These Gluten-Free Apple Sweet Potato Muffins SCREAM fall without so much as a mention of pumpkin or spice or latte.
I guess you could say summer is officially over this weekend.
For ME, it’s already ended. My kids went back to school WEEKS ago. We’re half-way through the first report card period.
Honestly… for the love… I don’t get this whole start-back-to-school-mid-summer situation. But I go with it. It’s not like the local board of education is exactly asking my opinion.
So, now that it’s all over, I guess it’s time to follow up on how our Let’s Do This, This Summer list shaped up. There were highs and lows:
Seeing salmon spawning in Alaska – HIGH.
Oldest son breaking a finger – LOW.
Overall, it was a great summer, honestly. I intentionally worked the least I ever have since becoming a mom and it was glorious. I spent less time on social media and found new ways to “be where my feet are.” I didn’t document & share every moment of our summer, and I gotta say it was nice. (I’m going to do a “tech-free” vacation episode in Season 2 because it was THAT awesome to experience.)
Speaking of being where your feet are… I was having a conversation with an unmillennial friend yesterday about a divide we’re noticing between older parents (like us unmillennials) and younger parents (I guess you’d classify these as mostly millennials.) I can’t tell if it’s a generational thing or a subtle nuance of the difference among personalities, but I’ve noticed that my unmillennial friends share much less about their kids on social media.
I know I don’t openly talk that much about our challenges and struggles because my kids are at an age where I feel like it’s an invasion into their privacy to share too many details about them. I often wonder about kids who are born into a world where their entire lives are documented on Facebook, Instagram and Snapchat… what will it feel like when they start wading into the waters of adolescence, puberty and the emotionally turbulent world of growing up?
Will they want those days documented and shared by their parents? My kids wouldn’t. But my kids are being parented by me… an “old” lady who doesn’t openly share as much about herself online either. Will it look different for kids who have never known a world where they aren’t always, literally, in the picture?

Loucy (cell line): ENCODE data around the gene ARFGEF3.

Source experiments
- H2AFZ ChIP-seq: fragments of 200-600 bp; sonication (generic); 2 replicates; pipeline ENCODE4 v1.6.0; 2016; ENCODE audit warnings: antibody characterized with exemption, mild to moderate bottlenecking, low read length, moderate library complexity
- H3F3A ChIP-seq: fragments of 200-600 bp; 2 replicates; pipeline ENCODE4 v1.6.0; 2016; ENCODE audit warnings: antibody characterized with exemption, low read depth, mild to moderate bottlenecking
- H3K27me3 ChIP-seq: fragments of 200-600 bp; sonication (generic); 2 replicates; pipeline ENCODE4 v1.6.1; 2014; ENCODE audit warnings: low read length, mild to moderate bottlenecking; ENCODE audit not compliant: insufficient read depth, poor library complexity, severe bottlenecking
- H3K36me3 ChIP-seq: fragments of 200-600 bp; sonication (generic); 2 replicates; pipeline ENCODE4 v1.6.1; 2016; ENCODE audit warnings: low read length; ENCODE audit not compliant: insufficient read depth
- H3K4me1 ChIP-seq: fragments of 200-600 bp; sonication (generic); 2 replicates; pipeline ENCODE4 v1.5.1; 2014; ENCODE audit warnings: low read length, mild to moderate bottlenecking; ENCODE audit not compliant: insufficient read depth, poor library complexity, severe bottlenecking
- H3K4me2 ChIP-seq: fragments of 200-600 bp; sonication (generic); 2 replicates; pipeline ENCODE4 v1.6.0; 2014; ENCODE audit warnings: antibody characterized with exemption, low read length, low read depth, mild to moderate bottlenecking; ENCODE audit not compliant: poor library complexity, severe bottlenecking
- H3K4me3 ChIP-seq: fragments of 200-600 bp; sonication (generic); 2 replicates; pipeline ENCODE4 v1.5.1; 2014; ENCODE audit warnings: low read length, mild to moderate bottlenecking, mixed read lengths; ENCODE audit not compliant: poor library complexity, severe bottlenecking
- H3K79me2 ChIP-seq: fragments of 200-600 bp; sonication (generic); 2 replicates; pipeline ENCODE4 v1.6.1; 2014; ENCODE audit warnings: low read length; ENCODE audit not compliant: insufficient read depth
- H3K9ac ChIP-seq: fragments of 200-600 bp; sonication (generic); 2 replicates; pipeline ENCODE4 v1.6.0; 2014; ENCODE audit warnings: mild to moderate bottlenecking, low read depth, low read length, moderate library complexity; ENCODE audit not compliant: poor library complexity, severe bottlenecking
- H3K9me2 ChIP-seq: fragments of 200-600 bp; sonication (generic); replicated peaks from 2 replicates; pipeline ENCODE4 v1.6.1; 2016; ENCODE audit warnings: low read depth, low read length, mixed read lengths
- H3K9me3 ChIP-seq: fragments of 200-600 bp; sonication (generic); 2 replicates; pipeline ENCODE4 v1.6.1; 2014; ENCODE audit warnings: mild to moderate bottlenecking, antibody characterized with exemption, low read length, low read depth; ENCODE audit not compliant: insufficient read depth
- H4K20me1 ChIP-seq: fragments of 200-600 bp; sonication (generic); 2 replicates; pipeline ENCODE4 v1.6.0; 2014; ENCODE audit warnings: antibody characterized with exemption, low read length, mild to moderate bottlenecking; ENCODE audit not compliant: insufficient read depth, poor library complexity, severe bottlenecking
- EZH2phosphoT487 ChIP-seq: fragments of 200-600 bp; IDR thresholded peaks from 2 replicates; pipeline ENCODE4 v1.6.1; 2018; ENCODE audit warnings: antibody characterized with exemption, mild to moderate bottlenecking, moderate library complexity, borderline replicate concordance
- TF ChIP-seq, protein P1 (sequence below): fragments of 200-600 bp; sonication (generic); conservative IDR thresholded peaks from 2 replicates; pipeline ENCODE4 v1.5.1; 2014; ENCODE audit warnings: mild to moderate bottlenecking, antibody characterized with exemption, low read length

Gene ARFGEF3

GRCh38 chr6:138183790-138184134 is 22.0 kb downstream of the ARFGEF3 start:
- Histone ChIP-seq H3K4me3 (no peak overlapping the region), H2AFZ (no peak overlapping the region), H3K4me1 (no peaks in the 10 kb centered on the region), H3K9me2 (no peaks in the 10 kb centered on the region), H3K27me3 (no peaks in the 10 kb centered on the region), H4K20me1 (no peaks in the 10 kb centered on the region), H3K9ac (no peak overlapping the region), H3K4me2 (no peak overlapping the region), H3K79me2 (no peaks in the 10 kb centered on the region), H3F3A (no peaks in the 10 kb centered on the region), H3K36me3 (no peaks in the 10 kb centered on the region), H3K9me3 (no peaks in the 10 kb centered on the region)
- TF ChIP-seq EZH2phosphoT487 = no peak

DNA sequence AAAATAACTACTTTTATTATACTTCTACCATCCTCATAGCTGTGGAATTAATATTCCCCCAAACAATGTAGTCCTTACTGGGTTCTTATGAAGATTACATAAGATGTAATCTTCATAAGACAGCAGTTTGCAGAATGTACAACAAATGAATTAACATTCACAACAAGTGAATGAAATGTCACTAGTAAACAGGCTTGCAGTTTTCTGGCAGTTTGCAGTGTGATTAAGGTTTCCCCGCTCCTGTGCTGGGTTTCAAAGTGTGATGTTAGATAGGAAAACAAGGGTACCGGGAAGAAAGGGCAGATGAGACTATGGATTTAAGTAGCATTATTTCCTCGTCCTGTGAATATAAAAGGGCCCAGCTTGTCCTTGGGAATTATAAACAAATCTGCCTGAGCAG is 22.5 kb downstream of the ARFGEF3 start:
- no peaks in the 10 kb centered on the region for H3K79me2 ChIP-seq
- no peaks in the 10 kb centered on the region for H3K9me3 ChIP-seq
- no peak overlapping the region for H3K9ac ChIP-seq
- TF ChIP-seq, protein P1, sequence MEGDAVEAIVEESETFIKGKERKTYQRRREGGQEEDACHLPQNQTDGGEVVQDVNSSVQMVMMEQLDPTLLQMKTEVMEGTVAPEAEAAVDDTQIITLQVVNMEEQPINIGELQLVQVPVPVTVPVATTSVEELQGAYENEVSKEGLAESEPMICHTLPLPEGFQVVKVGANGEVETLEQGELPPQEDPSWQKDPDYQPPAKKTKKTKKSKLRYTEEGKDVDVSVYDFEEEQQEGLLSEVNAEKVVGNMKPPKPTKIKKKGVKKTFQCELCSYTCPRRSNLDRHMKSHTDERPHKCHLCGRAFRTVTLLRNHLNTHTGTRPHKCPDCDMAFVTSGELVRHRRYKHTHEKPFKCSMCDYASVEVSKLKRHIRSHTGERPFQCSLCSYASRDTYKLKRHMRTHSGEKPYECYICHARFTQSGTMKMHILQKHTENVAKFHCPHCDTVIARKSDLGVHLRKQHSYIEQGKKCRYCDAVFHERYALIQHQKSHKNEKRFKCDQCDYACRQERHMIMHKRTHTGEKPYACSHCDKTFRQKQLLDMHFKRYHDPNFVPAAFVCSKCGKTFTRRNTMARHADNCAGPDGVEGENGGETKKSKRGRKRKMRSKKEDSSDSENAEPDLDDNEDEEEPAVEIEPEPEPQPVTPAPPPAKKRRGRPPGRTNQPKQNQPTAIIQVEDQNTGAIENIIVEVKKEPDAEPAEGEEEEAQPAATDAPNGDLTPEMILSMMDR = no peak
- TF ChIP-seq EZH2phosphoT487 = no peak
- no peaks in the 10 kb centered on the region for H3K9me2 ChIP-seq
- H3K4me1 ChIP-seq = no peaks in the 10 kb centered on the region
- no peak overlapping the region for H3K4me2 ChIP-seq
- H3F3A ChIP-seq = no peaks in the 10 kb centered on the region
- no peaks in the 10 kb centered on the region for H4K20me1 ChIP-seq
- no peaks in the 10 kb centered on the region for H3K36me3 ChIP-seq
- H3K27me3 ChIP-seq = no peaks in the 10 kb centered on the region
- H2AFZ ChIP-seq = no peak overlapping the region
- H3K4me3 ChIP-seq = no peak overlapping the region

I dunno the answer. And I don’t know if it matters. But these are the kinds of things you think about on nights like tonight when insomnia has made you its slave and you’re also up thinking about making muffins in the morning.
(You were wondering when I’d get to the muffins, right?)
Okay, so these muffins. You gotta make ’em. They SCREAM fall without even so much of a mention of pumpkin or spice or latte.
I made a batch of these sweet potato muffins last weekend and by the next morning, there was only ONE left. While we aren’t an exclusively gluten-free household (my boys and I aren’t GF, but my husband is), these muffins were met with the coveted “These are great no matter if they’re gluten-free or not!”
That’s an actual quote from one of my boys.
See. I do know how to share about them online. I’m not sooooo unmillennial after all.
Gluten-Free Apple Sweet Potato Muffins
These Gluten Free Apple Sweet Potato Muffins SCREAM fall without so much as a mention of pumpkin or spice or latte.
- Yield: 1 dozen 1x
- Category: Baking
- 1 cups (140 grams) Pamela’s gluten-free pancake and baking mix
- 1/2 cup (70 g) arrowroot or cornstarch
- 6 tablespoons granulated sugar
- 6 tablespoons Swerve, granulated
- 1/2 teaspoon baking soda
- 1/2 teaspoon ground cinnamon
- 1/2 teaspoon ground nutmeg
- 1/4 cup olive oil
- 1 medium (about 8 ounces) cooked sweet potato, peeled and mashed
- 1 large egg
- 1/2 cup buttermilk
- 1 teaspoon vanilla extract
- 1 cup chopped apple (about 1 medium-size apple)
- 2 teaspoons raw sugar (optional)
- Heat oven to 400 degrees F. Coat 12 muffin cups with cooking spray or line with paper liners.
- Whisk together baking mix and next 6 ingredients (arrowroot through nutmeg) in a large bowl.
- Combine oil, sweet potato, egg, buttermilk and vanilla; whisk to combine.
- Add mixture to dry ingredients and stir just until combined (do not overmix). Fold in apples.
- Divide batter evenly among muffin cups. Sprinkle tops of muffins with raw sugar, if desired. Bake for 15 minutes or until tops are no longer wet and a wooden pick inserted into middle of muffin comes out clean. Transfer to a wire rack to cool.
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